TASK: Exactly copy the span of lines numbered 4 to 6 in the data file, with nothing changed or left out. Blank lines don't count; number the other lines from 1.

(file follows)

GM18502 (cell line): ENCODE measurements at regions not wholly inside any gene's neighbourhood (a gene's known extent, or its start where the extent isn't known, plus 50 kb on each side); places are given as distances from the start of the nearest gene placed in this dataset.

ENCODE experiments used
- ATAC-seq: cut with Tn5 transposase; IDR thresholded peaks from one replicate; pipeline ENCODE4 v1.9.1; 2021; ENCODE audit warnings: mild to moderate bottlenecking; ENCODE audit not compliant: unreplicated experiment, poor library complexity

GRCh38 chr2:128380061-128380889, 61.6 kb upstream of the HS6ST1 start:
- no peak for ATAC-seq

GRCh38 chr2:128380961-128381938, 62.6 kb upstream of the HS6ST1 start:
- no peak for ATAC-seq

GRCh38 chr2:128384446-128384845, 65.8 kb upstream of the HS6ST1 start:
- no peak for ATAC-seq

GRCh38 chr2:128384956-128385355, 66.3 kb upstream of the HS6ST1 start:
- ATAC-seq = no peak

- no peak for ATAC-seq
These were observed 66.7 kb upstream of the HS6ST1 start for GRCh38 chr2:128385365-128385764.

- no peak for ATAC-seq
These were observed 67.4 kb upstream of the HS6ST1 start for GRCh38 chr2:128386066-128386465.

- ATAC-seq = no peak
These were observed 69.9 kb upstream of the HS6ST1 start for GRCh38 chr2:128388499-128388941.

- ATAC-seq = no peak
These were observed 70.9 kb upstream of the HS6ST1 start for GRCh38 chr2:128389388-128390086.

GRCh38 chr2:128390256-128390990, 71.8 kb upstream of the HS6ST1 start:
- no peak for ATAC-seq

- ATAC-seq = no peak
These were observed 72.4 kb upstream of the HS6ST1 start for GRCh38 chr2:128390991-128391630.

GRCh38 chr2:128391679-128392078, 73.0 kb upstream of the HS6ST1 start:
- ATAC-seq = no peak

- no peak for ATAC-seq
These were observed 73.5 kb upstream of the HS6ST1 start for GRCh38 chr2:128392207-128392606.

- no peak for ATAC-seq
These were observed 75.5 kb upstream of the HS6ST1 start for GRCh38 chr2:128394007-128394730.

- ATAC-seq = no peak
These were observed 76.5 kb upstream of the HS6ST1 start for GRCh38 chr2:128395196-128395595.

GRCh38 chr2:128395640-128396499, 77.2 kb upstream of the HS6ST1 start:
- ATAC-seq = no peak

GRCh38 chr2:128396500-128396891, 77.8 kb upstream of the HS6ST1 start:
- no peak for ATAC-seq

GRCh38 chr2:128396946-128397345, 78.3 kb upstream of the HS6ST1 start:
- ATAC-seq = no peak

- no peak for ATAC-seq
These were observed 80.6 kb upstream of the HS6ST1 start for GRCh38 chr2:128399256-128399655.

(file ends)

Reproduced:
GRCh38 chr2:128380061-128380889, 61.6 kb upstream of the HS6ST1 start:
- no peak for ATAC-seq

GRCh38 chr2:128380961-128381938, 62.6 kb upstream of the HS6ST1 start: